Each of the pivot arms 93 interconnecting the actuator 90 and clamp arm 88 comprises an elongated body 130 with first and second, spaced apart, parallel apertures 132 and 134 therethrough. The first apertures 132 receive the pins 124 extending outwardly of the actuator lateral bore 122. A second set of pins 136 extends through apertures 138 in the clamp arm 96 and into the second apertures 134 on the pivot arms 93. The apertures 138 are spaced apart from, and parallel to, the pintle apertures 110 and the pivot arm 93 pivots freely on the pins 136 and 124. Accordingly, pivoting action of the actuator 90 about the actuator pintles 94 is transmitted through the pivot arms 93 to the clamp arm 88 to induce its rotation about the clamp arm pintles 96.
The clamp arm 96 comprises a lateral body 140 having a pair of mounting arms 142 depending downwardly and forwardly from lateral edges 144 thereof. The pintle apertures 110 and swing arm pin apertures 136 penetrate the mounting arms 142. Turning also to FIG. 6, a receiving well 146 on an upper surface 148 of the clamp arm body 140 is adapted to receive the bolt head 87 which projects downwardly from the object 10. As illustrated in FIGS. 6-8, as the actuator pivots forwardly (to the left or clockwise as seen in FIG. 8) it drives, through the pivot arms 93, the clamp arm 88 to pivot clockwise so that the receiving well 146 moves downwardly away from the bolt head 87. Conversely, as the actuator pivots rearwardly, the clamp arm 88 pivots upwardly to seat the bolt head 87 within the receiving well 146 and thereby prevent lateral movement of the object 10.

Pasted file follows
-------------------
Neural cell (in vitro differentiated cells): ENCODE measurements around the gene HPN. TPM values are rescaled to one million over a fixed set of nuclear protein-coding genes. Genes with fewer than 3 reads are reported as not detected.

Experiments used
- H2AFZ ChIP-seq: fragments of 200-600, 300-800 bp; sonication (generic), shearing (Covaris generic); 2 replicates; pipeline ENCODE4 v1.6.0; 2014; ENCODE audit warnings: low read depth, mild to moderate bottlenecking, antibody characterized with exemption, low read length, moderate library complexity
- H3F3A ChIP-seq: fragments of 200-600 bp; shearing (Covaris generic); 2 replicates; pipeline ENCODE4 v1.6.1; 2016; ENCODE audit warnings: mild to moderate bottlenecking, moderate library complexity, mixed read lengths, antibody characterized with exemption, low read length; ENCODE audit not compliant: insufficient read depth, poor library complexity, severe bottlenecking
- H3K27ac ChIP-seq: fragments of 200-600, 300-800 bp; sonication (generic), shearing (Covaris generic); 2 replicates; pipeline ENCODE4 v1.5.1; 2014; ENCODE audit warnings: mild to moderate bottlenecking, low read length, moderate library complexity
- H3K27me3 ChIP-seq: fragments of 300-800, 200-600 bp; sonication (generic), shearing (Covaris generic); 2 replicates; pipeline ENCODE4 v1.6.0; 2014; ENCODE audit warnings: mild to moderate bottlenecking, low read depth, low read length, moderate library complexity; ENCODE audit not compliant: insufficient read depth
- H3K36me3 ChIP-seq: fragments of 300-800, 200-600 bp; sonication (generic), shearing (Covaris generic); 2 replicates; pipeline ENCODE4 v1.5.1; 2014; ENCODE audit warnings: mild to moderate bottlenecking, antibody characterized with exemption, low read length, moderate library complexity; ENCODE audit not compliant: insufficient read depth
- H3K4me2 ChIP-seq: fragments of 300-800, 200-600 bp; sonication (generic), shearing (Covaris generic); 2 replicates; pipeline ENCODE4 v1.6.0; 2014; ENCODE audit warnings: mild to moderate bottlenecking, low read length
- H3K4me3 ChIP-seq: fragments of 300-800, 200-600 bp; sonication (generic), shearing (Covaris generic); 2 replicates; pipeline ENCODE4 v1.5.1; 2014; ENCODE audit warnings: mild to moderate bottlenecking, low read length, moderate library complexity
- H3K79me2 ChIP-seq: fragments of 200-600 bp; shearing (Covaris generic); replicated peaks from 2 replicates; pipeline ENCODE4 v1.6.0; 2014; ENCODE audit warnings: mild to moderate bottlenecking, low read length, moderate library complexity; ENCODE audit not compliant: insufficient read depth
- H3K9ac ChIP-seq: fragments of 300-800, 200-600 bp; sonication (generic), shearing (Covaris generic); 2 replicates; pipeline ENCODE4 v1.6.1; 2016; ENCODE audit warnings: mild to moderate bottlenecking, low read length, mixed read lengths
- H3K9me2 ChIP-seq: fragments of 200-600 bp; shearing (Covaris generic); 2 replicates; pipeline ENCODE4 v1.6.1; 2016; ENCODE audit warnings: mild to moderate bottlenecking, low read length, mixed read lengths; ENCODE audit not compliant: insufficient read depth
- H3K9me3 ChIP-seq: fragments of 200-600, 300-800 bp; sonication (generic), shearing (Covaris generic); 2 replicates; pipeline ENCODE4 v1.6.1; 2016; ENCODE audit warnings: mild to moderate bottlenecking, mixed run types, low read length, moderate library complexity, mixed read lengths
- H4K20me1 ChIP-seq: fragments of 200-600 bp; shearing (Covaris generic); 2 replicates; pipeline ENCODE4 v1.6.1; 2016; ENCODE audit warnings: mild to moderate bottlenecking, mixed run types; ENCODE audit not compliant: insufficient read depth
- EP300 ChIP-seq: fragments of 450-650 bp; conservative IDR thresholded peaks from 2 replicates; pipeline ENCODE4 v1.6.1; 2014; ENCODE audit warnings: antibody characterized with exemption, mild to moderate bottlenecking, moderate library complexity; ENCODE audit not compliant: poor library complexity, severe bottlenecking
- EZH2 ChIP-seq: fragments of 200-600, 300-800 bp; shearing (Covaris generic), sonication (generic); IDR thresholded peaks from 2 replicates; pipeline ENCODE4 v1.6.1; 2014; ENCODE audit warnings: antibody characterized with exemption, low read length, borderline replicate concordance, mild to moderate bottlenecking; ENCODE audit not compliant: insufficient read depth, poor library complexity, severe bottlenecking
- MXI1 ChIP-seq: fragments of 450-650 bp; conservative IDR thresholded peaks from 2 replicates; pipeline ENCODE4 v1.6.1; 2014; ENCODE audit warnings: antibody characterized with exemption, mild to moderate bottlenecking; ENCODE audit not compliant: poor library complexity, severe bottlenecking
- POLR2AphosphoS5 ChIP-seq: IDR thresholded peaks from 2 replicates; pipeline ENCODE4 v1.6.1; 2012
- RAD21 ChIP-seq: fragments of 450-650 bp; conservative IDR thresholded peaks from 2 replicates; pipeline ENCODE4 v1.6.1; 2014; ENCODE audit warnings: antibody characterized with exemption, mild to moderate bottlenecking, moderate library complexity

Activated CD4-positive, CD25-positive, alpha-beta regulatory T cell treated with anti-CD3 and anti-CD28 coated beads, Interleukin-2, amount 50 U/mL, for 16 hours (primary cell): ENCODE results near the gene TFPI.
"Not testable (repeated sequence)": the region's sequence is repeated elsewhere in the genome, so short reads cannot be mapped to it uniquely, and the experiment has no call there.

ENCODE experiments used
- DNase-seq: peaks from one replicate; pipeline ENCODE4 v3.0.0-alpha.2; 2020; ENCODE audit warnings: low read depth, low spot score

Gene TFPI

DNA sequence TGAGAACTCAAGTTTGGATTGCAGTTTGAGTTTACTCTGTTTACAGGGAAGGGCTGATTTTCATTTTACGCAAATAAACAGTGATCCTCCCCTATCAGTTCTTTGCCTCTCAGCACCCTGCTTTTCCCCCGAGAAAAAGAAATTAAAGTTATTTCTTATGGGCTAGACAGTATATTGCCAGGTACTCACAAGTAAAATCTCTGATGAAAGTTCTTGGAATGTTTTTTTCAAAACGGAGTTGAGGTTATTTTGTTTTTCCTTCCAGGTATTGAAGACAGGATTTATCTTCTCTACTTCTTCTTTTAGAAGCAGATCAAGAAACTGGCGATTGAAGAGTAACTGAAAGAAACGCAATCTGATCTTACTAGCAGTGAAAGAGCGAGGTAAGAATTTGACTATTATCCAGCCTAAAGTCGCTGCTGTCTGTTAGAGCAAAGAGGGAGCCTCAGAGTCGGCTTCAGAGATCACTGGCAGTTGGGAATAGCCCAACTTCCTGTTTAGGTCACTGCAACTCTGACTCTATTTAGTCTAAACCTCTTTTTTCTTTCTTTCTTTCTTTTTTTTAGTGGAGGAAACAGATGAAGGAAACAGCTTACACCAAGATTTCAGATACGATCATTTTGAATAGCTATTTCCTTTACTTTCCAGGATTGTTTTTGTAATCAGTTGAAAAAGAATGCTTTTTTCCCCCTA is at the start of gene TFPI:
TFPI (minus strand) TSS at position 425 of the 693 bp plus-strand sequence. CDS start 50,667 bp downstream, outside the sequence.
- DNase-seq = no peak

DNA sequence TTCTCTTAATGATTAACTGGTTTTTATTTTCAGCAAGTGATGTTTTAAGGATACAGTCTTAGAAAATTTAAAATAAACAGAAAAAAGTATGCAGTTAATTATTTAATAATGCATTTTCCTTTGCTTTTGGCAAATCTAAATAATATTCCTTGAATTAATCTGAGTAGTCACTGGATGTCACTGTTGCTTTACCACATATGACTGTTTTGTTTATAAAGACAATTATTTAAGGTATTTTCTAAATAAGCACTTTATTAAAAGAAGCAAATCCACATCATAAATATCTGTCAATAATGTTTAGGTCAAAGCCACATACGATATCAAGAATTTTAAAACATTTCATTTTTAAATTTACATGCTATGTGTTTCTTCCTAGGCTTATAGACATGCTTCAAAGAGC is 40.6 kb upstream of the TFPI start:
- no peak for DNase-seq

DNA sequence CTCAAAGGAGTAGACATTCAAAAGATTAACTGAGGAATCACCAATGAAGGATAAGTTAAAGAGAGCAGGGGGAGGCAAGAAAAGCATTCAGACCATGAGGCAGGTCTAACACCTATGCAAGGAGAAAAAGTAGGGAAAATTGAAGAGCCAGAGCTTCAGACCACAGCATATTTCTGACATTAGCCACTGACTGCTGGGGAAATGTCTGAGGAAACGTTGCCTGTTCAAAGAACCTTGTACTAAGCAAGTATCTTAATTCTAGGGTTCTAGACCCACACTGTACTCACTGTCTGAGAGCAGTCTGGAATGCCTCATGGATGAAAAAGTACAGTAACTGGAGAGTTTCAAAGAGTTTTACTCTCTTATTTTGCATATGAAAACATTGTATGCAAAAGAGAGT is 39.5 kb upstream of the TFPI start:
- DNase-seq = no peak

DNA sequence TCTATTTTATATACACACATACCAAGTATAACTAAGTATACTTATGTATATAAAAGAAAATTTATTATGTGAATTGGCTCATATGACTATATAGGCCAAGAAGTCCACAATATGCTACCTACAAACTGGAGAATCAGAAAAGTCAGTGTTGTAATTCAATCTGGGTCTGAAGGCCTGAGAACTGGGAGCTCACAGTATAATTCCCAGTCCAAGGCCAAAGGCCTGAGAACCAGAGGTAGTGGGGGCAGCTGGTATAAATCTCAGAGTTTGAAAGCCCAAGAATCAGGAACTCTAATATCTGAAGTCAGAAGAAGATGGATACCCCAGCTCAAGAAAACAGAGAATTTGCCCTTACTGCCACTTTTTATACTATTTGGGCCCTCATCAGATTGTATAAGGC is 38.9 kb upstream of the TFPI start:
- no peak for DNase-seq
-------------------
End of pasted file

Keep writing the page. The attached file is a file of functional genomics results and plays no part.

The pivot arms 93 provide an overcenter-type locking feature. As the clamp arm 88 rotates upwardly (counter clockwise as seen in FIGS. 6 and 8), the pivot arm 93 similarly rotates counter-clockwise. During this phase, a clockwise rotational force applied to the clamp arm 88 would urge the pivot arm 93 to similarly turn clockwise about the pins 124 in the actuator body lateral bore 122. However, at a certain point in the upward, counter-clockwise rotation of the clamp arm 88, the pivot arms 93 reached an overcenter position wherein a downward, clockwise rotation of the clamp arm 88 would tend to urge the pivot arm 93 in a counter-clockwise, not clockwise, rotation about the pins 124 in the actuator body lateral bore 122. Interference between the clamp arm body 140 and the actuator 90, prevents the pivot arms 93 from continuing rotation beyond this overcenter position. Preferably, the axes of rotation defined by the actuator pins 94 and by the pins 136 in the first and second apertures 132 and 134 of the pivot arm 93 are in linear alignment or aligned such that the axis defined by the second aperture 134 has moved slightly past an imaginary line between the axes defined by pin 94 and pin 136 in the first aperture 132. However, it will be appreciated by those of skill in the art, that other known or yet to be discovered over-center mechansims may be substituted here.